McDonald’s Products Are So Popular, They Autocomplete Themselves

Or do they?

McDonald's is celebrating its "all-time favorites" with a campaign that tells us just how much everybody loves Chicken McNuggets and strawberry milkshakes—without saying it outright.

Each print ad, from Leo Burnett London, features a dead-simple shot of a classic McDonald's food item, just above a search bar with a couple of letters typed in. What you're meant to notice is that the first autocomplete result is always the product's name … because people are way more interested in French fries than French kissing! 

The campaign plays on the idea that a search engine's autocomplete feature will feed you what people are most often looking for. Thus, we're tacitly told that strawberry milkshakes are more often sought than star signs, and Big Macs more than the Big Bang. 

It's a deceptively simple idea that collapses the longer you think about it. People run searches for stuff like the Big Bang and star signs because there's something they want to know, not just because they like them. Why would you search for a food so common that it's likely available within walking distance to you right now? Probably because you're looking up ingredients—an entirely different subject, and probably not one of McDonald's favorites. 

The autocomplete tactic has also been used before, most notably in 2013, when Memac Ogilvy & Mather Dubai created the powerful "Auto-Complete Truth" campaign for UN Women. In that instance, a search engine, superimposed over women's mouths, completed charged clauses like "women cannot," "women shouldn't" or "women should." It resonated in part because it was inspired by actual results.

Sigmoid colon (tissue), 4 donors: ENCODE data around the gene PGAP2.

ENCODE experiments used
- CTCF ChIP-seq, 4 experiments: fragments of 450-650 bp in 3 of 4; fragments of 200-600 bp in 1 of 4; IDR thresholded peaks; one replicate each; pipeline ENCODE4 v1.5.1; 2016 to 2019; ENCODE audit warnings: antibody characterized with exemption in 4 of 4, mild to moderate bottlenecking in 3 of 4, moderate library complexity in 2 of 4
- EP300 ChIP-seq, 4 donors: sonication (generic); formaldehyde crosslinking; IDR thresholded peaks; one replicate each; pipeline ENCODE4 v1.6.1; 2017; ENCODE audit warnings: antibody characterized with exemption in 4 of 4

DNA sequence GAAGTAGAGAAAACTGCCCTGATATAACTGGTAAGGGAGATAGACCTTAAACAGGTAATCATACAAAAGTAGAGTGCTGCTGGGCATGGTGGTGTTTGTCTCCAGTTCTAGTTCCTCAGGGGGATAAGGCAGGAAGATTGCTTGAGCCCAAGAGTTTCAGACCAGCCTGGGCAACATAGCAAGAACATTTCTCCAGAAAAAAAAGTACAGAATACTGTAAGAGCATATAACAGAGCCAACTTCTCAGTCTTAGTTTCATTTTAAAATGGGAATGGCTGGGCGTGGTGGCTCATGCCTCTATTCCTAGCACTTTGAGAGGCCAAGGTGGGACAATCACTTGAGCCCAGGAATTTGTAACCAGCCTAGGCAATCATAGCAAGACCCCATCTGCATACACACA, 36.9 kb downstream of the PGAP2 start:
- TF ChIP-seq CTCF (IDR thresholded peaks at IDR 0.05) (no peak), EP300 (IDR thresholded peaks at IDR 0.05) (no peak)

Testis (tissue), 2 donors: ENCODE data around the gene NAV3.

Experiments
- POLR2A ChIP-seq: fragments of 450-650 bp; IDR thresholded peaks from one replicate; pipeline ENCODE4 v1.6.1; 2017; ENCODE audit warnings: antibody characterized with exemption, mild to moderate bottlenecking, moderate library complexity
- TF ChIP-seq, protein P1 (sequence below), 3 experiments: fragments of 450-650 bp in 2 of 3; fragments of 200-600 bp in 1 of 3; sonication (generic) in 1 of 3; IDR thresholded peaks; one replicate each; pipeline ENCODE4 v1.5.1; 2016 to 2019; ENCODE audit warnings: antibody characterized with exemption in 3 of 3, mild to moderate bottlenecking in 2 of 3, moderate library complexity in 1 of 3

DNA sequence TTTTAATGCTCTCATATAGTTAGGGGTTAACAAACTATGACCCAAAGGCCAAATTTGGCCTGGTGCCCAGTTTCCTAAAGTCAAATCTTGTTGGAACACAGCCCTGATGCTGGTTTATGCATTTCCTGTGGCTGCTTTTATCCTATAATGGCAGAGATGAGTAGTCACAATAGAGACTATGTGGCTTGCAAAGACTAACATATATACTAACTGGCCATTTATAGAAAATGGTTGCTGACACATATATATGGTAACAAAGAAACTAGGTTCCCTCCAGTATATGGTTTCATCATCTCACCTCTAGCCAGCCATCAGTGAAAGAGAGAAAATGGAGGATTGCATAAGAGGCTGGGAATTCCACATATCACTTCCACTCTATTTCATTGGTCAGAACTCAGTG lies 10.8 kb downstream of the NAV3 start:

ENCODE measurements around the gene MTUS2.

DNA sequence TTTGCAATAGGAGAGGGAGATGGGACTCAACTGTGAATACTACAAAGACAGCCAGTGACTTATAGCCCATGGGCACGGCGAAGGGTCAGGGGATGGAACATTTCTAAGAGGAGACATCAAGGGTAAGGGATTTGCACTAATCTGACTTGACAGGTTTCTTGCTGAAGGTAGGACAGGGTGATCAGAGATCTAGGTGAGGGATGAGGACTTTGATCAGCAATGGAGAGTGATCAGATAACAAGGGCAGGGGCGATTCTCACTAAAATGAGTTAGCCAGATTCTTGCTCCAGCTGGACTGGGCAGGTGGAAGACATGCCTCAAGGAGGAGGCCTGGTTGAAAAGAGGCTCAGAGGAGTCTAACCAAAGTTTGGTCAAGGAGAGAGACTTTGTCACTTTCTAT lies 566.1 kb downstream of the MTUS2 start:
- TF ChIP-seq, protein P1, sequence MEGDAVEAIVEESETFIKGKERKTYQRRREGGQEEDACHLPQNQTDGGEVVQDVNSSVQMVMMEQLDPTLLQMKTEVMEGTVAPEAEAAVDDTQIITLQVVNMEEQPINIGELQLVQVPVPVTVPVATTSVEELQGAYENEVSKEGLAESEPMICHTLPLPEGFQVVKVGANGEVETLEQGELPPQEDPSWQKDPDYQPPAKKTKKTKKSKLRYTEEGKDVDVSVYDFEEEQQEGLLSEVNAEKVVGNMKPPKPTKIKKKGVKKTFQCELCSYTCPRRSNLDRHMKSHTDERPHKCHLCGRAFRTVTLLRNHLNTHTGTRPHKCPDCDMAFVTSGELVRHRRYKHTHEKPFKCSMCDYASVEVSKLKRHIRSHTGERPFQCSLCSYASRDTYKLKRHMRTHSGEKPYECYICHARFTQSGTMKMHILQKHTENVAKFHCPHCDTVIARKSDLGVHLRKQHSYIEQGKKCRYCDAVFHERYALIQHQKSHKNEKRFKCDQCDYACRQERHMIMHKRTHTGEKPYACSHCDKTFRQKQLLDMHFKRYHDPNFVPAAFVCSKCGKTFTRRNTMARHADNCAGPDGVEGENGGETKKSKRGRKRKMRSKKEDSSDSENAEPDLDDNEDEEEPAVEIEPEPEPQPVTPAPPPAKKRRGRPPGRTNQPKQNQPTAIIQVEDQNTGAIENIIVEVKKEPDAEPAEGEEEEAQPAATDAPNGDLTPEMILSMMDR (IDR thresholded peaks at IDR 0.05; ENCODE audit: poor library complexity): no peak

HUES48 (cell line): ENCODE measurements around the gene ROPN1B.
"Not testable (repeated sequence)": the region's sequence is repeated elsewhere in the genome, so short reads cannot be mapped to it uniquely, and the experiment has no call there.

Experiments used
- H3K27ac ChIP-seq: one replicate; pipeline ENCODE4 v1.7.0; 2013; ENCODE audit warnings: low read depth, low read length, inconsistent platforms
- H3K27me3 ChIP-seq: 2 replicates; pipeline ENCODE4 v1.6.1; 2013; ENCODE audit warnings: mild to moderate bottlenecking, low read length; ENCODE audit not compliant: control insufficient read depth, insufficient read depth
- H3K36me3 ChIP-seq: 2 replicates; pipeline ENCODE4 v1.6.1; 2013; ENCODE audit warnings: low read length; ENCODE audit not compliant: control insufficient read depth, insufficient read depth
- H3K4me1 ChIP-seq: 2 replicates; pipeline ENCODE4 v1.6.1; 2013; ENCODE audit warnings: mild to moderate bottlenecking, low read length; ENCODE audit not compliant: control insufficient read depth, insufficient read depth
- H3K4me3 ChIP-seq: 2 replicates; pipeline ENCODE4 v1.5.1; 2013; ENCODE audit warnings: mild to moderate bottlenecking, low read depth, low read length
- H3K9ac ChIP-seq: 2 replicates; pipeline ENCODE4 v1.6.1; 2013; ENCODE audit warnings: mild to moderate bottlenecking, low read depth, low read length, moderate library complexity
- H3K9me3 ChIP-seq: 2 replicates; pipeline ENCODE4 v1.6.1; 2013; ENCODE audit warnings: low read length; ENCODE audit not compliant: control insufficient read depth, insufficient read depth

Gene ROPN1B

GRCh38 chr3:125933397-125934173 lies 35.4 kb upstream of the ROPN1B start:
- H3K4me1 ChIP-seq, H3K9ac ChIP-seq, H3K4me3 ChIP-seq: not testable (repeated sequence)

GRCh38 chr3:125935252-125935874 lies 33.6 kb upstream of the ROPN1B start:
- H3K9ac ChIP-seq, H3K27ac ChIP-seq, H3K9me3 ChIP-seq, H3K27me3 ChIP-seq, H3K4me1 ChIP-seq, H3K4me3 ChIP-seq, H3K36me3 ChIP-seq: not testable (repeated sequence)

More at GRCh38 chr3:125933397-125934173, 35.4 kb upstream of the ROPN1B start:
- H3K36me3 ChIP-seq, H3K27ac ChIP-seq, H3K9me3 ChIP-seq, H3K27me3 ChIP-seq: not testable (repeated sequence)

Since that campaign came out, Google suspiciously refuses to finish phrases like that, at least for us—which is a tribute to the impact "Auto-Complete Truth" had. 

But it will complete a couple of letters for you, like "st" or "qu," though it's more likely to spit up what you as an individual are most likely to search for, making it less easy to peer into the zeitgeist. In our case, the letters "st," which so conveniently bring up "strawberry milkshake" in the McDonald's ad, yield "stranger things nostalgia" (a recommendation we're pretty happy with, and that we actually did look up a couple of weeks ago). 

This either means the results are made up for the brand's convenience, which damages the core message—that McD's is so beloved, it basically owns autocorrect—or that someone at Leo Burnett is so into Big Macs that they've spent time running searches for it. (Which is likely; it's a client, after all.)

In any case, nice try. Maybe nobody will actually whip their phones out and check for truth.

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CREDITS
Client: McDonald's
Agency: Leo Burnett London
Creative Director: Matt Lee & Pete Heyes
Art Director: Darren Keff & Philip Meyler
Copywriter: Darren Keff & Philip Meyler
Board Account Director: Simon Hewitt
Senior Account Manager: Emily Reed
Account Manager: Vicki Sinclair
Agency Producer: Sarah Ioannou
Photographer: Malou Burger
Producer: Hazel Corstens
Typographer: Stathi Kougianos